This week’s question “how do we act as catalysts of change within our present circumstances?” is one I think about everyday. I am constantly attempting to be an effective catalyst of change, and have had some successes and many failures.
- As a customer I worked with Whole Foods to remove paper products from their shelves that were made using virgin pulp from clear-cut, old-growth boreal forests.
- As an employee I created a sustainability initiative within the company.
- As a social worker I implemented a restorative justice program for homeless and at-risk youth.
- As a citizen, I vote, regularly contact my representatives, and push passionately for things I believe. I also speak out against things I believe are not in the best interest of people, animals, or the planet.
- As a teacher I demonstrate loving kindness towards my students and colleagues. I examine topics with passion, depth, and perseverance, helping my students to do the same.
My point is that no matter where you are you are a part of a system. This is a favorite saying of ecologists and it is absolutely true.
You are always able to leverage change. It should begin authentically following Gandhi’s creed, “be the change you wish to see in the world.” Inform yourself about issues you care about and act responsibly based on what you learn. Keep learning and keep refining your actions.
Inevitably, you will reach the point where you know you can’t do this on your own, and that is true. The point is never expect others to do what you don’t do. Talk in the famous, “I” language that we tell kids to use. Tell people what you are doing, but be a pompous hot air blower.
“I learned that there are 49,000 gallons of oil spilling into the Gulf of Mexico every day as a result of the oil rig explosion, I can’t believe that. I am going to learn about ways I can authentically reduce my consumption of oil so that we don’t need oil rigs anymore.”
“I can’t stand the thought of animals being tortured so that I can eat, so I learned more about nutrition and how to eat an animal product free diet.”
Once you have this down, here’s what I have learned works:
- Talk. Talk to people about the things you are passionate about. Don’t sit silent. Don’t let conversations about “American Idol” rule the break room. Don’t get on a soapbox, just open your mouth and speak like a human being who is thinking about things deeply.
- Let other people see what you are doing to make change. Talk about bike commuting or your awesome new classroom practice. Share the joy you feel, make sure you let other people know you are not special per se, and anyone can make changes.
- Ask people questions about what they are passionate about, what they value, and what they want their life to mean.
- Find connections between passions, values, and missions to work towards common goals.
Approach others as if they are going to help you solve a problem, don’t take an adversarial approach until the other person has proven to you that’s what they are–opposed to change. Otherwise, expect everyone you talk to, to be a potential ally in making change.
Don’t make assumptions of values, allow others to articulate their values themselves. In fact, do this early on, because working from this level of understanding helps to push through misunderstandings and more difficult times. You can also use it later as a tool to push for change, like I did with Whole Foods. They published their missions and values and kept putting it their face (politely) how they weren’t living up to them. If you can join with others through common values and mission, you will more effective and give your efforts the duration they will need. Get the largest common vision you can such as The Earth Charter.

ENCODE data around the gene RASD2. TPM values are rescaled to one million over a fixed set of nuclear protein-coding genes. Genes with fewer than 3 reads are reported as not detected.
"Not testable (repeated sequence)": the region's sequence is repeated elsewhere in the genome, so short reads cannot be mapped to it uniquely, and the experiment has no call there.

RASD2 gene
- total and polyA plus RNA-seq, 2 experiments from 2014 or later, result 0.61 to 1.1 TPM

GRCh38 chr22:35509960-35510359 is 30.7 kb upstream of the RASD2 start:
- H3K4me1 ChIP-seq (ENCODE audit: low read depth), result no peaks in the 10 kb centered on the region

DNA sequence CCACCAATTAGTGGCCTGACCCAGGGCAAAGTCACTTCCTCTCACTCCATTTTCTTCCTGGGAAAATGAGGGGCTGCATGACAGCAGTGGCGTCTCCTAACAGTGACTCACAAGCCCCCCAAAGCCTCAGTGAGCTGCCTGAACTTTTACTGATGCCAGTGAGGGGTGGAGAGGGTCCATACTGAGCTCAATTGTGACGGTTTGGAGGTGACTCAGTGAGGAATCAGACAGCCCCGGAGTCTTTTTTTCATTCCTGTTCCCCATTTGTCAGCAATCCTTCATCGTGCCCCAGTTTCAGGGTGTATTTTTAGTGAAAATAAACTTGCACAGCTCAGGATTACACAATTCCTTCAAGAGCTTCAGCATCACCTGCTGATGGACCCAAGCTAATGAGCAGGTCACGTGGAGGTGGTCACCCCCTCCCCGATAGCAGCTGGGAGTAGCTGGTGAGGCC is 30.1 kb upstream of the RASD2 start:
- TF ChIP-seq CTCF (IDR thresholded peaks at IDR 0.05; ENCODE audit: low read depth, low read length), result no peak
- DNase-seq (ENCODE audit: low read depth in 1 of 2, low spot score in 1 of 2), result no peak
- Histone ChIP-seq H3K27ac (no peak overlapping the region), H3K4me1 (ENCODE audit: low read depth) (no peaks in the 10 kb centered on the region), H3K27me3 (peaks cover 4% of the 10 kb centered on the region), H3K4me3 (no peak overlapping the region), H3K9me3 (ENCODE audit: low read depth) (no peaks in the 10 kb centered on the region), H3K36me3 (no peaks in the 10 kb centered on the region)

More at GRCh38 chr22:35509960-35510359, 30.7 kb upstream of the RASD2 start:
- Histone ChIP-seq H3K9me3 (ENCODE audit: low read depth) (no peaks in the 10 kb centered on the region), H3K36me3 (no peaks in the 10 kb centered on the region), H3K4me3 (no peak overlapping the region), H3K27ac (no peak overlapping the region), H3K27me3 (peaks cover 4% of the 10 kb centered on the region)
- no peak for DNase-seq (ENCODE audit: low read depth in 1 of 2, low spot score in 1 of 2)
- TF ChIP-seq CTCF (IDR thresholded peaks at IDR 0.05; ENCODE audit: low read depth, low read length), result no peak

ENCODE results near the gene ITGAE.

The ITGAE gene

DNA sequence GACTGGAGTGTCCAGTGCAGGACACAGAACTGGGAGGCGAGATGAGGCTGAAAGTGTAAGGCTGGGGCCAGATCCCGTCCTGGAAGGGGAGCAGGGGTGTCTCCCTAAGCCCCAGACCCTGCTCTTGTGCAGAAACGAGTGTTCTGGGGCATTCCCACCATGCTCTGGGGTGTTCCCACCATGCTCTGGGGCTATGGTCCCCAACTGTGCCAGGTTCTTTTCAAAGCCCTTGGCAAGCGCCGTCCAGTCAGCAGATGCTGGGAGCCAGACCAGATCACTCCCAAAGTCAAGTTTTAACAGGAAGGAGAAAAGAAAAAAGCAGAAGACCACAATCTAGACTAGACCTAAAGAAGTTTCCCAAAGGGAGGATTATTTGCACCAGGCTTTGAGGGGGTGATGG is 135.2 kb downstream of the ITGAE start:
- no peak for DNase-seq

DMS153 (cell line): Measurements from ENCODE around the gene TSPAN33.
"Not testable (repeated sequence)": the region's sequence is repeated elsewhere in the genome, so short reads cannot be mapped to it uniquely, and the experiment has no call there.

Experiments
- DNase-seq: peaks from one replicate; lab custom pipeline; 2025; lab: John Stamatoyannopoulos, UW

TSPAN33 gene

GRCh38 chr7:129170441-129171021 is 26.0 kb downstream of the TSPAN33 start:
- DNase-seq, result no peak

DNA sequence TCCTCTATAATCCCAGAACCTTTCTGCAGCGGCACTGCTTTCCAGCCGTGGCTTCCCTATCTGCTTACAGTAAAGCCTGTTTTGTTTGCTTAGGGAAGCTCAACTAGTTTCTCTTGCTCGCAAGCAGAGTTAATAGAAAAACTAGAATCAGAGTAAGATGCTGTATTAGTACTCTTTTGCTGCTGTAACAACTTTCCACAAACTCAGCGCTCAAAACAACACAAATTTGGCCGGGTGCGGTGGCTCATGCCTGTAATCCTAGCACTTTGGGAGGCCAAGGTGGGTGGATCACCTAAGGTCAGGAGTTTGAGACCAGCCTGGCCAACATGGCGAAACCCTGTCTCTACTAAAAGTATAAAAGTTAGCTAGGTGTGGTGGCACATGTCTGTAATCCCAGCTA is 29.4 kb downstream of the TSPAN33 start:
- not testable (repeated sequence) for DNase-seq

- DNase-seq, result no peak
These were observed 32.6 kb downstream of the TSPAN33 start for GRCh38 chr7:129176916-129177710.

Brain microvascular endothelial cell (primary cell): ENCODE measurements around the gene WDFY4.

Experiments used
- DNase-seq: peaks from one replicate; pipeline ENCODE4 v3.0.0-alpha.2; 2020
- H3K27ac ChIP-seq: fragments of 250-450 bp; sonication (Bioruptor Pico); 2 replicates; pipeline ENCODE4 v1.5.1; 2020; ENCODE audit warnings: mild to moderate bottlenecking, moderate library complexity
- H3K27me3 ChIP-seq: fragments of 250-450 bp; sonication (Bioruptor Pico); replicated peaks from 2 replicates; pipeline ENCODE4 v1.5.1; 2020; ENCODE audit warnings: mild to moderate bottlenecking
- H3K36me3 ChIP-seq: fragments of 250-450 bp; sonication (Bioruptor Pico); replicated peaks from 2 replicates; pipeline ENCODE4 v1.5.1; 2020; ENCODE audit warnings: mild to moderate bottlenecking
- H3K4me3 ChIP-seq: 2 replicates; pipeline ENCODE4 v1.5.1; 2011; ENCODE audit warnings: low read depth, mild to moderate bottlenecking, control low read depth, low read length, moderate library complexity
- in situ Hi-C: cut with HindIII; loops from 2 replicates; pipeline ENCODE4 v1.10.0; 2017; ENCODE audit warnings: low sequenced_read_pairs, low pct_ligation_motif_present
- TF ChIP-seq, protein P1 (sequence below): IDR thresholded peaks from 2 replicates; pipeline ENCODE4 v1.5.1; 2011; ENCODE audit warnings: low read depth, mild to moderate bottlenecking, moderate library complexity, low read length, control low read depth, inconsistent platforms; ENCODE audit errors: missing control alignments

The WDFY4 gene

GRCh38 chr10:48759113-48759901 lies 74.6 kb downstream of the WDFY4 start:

More points that work:
- Be informed. Being educated has great value (imagine that educators!). Talk intelligently about issues. Be firm but not hard-headed.
- Keep talking, find little victories that you can quickly gain. Celebrate these moments.
- Be persistent. Just enough of a pain in the neck that you don’t allow the issues to fade from view, just enough so that the pressure is always there to change. But not so much that people shut you out because they are tired of hearing you.
- Be compassionate. Life is multi-dimensional. We all deal with many layers of stress and responsibilities each day. You never know who may be dealing with a terminal illness, or going through a divorce, or…
- Learn how to be an effective citizen activist. Learn how bills are passed, what bills are in session, how to get bills introduced, how to contact your representatives, and how best to be heard by them. I have my representatives and senators numbers (Local and D.C.) stored in my phone. I call regularly. Use the system, don’t let it use you!
In the end, it comes down to enacting traits of being a growing human being–compassion, reflection, and timely action. Find allies who are committed to growth and development of a sane and beautiful culture. Share tough conversations as well as big laughs with one another. Engage in activities that truly feed your soul, breathe deep and dream big.
Oh and if you try something and it doesn’t work, that doesn’t mean that you failed does it? (Wink, wink, Chad)